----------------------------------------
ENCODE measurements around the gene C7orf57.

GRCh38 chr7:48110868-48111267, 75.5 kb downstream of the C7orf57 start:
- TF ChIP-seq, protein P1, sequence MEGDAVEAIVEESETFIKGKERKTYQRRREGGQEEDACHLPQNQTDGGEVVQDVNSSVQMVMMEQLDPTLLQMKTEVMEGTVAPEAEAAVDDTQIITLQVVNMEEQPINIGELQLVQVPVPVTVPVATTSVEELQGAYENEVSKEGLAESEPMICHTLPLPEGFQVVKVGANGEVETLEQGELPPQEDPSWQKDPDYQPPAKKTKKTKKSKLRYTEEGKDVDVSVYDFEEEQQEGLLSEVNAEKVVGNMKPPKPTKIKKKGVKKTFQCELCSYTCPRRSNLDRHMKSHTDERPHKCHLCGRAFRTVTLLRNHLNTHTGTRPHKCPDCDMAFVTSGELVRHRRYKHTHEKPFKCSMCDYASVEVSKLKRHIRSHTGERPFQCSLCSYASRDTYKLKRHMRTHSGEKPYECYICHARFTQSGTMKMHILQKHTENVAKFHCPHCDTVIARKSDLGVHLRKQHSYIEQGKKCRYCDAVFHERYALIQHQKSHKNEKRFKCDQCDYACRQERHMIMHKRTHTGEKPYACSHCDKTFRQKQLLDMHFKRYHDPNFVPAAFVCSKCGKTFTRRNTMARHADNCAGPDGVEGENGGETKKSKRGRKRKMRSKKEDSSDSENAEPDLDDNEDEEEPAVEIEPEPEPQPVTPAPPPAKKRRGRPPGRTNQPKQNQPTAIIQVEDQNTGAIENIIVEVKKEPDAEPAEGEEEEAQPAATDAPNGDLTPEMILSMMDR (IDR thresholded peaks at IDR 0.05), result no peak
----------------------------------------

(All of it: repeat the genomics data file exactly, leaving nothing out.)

ENCODE measurements around the gene C7orf57.

GRCh38 chr7:48110868-48111267, 75.5 kb downstream of the C7orf57 start:
- TF ChIP-seq, protein P1, sequence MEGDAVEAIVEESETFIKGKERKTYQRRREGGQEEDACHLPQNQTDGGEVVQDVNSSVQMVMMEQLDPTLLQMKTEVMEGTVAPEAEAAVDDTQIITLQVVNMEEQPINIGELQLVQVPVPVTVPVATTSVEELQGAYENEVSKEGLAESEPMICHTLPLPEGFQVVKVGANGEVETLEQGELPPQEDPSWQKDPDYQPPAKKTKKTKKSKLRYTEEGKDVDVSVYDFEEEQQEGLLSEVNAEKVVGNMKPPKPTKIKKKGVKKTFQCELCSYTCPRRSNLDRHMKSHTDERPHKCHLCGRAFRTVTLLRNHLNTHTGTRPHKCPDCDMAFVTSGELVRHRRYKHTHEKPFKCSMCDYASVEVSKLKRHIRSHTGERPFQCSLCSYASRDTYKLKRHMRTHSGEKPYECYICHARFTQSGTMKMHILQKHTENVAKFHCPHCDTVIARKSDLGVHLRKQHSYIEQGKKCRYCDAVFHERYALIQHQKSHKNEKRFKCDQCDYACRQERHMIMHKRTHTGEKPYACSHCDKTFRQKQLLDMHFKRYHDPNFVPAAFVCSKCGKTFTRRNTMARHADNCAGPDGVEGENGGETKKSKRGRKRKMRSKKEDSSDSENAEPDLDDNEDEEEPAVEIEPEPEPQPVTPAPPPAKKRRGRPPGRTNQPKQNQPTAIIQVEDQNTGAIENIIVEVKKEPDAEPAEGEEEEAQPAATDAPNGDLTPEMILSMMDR (IDR thresholded peaks at IDR 0.05), result no peak